Amanda: It has been super deliberate. At the end of 2018, we had hired a lot of our leadership team and had some great people joining us, and I remember picking up my head and saying, I've been really thoughtful about our strategy, I've got a financial model that's a million pages long, I've got a product development calendar that we have more stuff than we know what to do with. We need to be as thoughtful about culture and how we operate internally as we are with everything else.
And so like any good startup president would, I started Googling, “How do you cultivate culture?” and I started reaching out to people, [which goes] back to this idea of “always be a learner.” I reached out to some people who held very senior roles in HR, and I talked to a lot of brand founders and asked, “How are you doing this? How are you thinking about it?” Whenever I have a new thing that I'm trying to figure out, I start talking to a lot of people and just try and listen. I've learned that you've got to just listen and try and see the patterns and everything. We couldn't afford to have a fancy firm come in here and do an off-site and all of those things, so I figured out how to do it ourselves. And we did have an off-site and we put together something and our wonderful copywriter made it sound fabulous. And it's something that we can go back to all the time and it's on the walls of the office. We've re-read it multiple times. So this way, when people are not in the office—we've actually come back and edited it in the last six months and said, “What of this is still true? What of this needs to be tweaked, and how do we make sure it still stays relevant?”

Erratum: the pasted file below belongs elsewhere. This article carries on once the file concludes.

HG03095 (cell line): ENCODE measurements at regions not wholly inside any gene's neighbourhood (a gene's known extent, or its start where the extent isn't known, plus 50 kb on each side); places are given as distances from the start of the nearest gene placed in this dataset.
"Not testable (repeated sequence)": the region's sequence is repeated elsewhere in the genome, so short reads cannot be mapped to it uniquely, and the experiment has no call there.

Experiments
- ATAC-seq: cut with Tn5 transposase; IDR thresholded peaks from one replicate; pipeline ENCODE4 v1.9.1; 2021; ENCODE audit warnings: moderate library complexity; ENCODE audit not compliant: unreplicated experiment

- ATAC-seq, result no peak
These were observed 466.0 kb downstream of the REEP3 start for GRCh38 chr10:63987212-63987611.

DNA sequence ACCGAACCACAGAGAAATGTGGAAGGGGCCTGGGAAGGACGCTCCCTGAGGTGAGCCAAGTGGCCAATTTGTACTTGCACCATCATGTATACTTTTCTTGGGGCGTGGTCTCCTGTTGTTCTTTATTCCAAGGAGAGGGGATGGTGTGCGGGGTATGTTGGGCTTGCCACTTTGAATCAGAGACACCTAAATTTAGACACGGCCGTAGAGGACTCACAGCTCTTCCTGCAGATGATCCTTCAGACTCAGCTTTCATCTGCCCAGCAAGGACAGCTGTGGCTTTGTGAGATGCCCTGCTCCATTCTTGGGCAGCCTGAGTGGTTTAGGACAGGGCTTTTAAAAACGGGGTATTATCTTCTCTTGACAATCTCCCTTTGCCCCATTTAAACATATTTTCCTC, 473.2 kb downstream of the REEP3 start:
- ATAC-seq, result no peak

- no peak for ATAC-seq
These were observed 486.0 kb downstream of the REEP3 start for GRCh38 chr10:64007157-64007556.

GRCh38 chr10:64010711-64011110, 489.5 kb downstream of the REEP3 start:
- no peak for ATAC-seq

So we certainly have not left that up to chance. And I don't think you can. I think it’s easy to think you can. I think I might have thought that I could, and I've learned that just because it’s in my own head doesn't mean that it's in somebody else's, so getting very explicit about things is super helpful for people, especially as an organization grows. It was definitely a moment where I knew we were going to hire a lot of people, so what were those cues that we were going to look for as we brought on new team members so that we would kind of bottle up all the magic and never lose it?
Conor: So what are those values?